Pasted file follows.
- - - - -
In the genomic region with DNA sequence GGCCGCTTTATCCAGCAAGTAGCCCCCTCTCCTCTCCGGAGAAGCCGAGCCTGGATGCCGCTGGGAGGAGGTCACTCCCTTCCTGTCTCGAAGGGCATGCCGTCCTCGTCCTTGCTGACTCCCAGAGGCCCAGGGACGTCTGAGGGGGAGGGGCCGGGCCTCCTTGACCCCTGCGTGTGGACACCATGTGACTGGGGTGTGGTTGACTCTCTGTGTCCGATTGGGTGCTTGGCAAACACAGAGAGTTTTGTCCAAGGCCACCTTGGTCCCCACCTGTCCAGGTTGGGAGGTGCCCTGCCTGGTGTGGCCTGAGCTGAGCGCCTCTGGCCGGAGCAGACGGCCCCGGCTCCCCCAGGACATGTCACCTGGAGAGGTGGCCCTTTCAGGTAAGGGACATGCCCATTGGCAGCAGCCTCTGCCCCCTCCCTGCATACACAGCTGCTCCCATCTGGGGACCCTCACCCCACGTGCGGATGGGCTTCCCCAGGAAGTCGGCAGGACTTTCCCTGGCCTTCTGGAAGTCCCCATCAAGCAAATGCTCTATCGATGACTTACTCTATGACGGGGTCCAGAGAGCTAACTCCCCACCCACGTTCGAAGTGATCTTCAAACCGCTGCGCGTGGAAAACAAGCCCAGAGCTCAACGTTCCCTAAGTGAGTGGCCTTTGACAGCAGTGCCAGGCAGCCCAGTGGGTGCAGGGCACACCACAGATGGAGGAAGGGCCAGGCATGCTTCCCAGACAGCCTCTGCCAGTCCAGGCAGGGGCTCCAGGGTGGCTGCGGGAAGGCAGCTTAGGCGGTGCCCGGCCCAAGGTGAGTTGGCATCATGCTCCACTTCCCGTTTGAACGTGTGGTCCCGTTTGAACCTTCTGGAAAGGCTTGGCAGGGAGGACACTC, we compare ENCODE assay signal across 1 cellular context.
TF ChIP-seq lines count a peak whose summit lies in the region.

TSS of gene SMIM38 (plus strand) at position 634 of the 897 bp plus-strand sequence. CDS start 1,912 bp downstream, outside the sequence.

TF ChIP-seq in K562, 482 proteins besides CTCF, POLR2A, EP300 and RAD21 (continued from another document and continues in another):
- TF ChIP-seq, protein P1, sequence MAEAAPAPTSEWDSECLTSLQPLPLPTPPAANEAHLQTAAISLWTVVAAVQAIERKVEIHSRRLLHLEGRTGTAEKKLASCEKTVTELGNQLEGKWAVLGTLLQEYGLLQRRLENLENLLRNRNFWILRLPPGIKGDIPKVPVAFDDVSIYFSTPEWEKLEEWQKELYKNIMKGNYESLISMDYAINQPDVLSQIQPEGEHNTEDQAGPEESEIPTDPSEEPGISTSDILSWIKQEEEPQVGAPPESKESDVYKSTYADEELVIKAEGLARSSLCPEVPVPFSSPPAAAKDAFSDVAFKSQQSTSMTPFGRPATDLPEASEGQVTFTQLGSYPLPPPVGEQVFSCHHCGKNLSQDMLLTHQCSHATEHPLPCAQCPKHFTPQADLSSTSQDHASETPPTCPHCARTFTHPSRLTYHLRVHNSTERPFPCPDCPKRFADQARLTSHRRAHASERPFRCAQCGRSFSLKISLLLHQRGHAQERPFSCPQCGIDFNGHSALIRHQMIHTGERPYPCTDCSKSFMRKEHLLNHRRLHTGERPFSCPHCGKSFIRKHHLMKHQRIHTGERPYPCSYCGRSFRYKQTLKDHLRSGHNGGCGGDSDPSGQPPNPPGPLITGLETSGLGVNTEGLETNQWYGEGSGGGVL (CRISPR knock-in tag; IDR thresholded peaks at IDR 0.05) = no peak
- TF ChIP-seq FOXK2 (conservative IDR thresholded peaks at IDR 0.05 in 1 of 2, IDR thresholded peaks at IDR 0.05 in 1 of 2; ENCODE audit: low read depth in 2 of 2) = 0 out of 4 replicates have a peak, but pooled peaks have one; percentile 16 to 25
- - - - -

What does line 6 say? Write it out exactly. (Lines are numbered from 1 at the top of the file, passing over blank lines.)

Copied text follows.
- TF ChIP-seq FOXK2 (conservative IDR thresholded peaks at IDR 0.05 in 1 of 2, IDR thresholded peaks at IDR 0.05 in 1 of 2; ENCODE audit: low read depth in 2 of 2) = 0 out of 4 replicates have a peak, but pooled peaks have one; percentile 16 to 25